What eats ants? The obvious answer to the question is the anteater, but did you know that there are numerous other creatures from many different animal groups that eat ants as a regular part of their diet? Although you might not want these other creatures around any more than you want ants around, these other animals can come in handy when you are trying to deal with an ant infestation in or around your space.
You may not be aware that nearly every animal that eats insects and can fit an ant into its jaws eats ants. Here are some of the insects and small animals that eat ants on a regular basis:
- Other insects such as beetles, caterpillars and flies
- Spiders, such as black widow spiders and jumping spiders
- Snails and other hard-shelled organisms
- Fish and lizards
- Birds, such as sparrows, grouse and starlings
- Mammals, such as bears and coyotes
- Certain types of fungal infections, which have been documented to consume ants
Some animals have strange ways of eating ants that help them to survive and procreate. Some species of flies will lay their eggs on the bodies of ants, and then when their larvae are born, they will eat the ants around them. Spiders will often attract ants into their web and then spin them into little bite-sized morsels with their sticky weaponry. Bears will sometimes consume ants as a sweet treat when they discover a stash of wild honey.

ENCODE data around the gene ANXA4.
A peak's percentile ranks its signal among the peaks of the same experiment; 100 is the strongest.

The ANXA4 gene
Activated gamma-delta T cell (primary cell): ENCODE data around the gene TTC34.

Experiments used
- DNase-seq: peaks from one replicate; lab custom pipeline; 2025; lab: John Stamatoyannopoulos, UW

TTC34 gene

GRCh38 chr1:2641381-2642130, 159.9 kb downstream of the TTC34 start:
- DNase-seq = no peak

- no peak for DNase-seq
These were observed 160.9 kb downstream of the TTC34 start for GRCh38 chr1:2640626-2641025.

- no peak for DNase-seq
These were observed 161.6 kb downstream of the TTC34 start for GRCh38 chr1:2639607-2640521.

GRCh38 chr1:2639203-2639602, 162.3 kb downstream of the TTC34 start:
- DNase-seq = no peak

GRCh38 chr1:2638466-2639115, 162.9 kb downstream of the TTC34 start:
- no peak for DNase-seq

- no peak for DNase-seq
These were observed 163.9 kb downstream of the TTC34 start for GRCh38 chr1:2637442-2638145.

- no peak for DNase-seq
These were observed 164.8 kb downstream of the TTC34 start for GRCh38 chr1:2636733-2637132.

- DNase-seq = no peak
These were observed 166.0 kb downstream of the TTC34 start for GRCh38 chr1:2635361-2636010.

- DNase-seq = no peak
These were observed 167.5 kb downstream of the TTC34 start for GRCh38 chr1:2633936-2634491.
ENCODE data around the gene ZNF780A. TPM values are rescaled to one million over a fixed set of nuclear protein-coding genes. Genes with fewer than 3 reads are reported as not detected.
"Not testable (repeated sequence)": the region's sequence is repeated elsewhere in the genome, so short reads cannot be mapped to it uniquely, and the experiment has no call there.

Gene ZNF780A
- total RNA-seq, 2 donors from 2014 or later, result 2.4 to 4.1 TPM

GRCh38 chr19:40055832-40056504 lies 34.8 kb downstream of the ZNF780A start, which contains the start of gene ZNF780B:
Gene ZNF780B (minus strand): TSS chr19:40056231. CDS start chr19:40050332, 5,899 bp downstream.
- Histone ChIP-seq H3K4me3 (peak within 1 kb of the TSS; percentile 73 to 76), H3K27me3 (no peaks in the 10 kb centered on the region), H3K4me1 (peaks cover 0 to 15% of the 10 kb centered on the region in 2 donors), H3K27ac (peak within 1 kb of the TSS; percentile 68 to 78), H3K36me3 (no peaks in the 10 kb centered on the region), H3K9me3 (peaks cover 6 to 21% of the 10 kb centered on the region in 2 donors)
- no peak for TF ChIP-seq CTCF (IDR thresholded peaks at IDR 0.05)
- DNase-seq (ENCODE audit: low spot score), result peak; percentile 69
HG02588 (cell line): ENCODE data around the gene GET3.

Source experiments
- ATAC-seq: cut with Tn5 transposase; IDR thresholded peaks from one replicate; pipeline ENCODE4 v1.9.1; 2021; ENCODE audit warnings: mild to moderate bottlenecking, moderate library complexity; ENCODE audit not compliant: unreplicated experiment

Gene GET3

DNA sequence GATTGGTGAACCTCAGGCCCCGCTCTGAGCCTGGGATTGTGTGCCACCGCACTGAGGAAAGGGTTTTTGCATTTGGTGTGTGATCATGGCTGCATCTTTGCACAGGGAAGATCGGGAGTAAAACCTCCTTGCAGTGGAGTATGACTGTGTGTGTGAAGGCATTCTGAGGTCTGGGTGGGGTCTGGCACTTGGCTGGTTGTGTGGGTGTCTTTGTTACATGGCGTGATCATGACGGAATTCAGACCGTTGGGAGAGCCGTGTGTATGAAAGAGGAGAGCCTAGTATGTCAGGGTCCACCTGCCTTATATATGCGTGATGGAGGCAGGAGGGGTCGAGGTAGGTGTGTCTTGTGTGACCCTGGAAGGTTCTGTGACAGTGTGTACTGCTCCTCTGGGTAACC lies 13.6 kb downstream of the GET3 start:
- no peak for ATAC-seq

Even some humans have been known to eat ants. While they are too small to be a very good food source, they are high in protein, and some varieties such as the lemon ant, which can be found in Ecuador and other countries in South America, are quite highly prized.
It might come as a surprise that one of the creatures that eats ants is, you guessed it, other ants. Fire ants are known to attack other fire ants, and army ants thrive on eating the larvae of various other species of ants.
If ants are at the top of your list of annoyances, it may help you to think about the fact that you are not the only one trying to get rid of them. Ants are a major food source for many small animals, which is one way that nature helps us to deal with the peskiness of pests.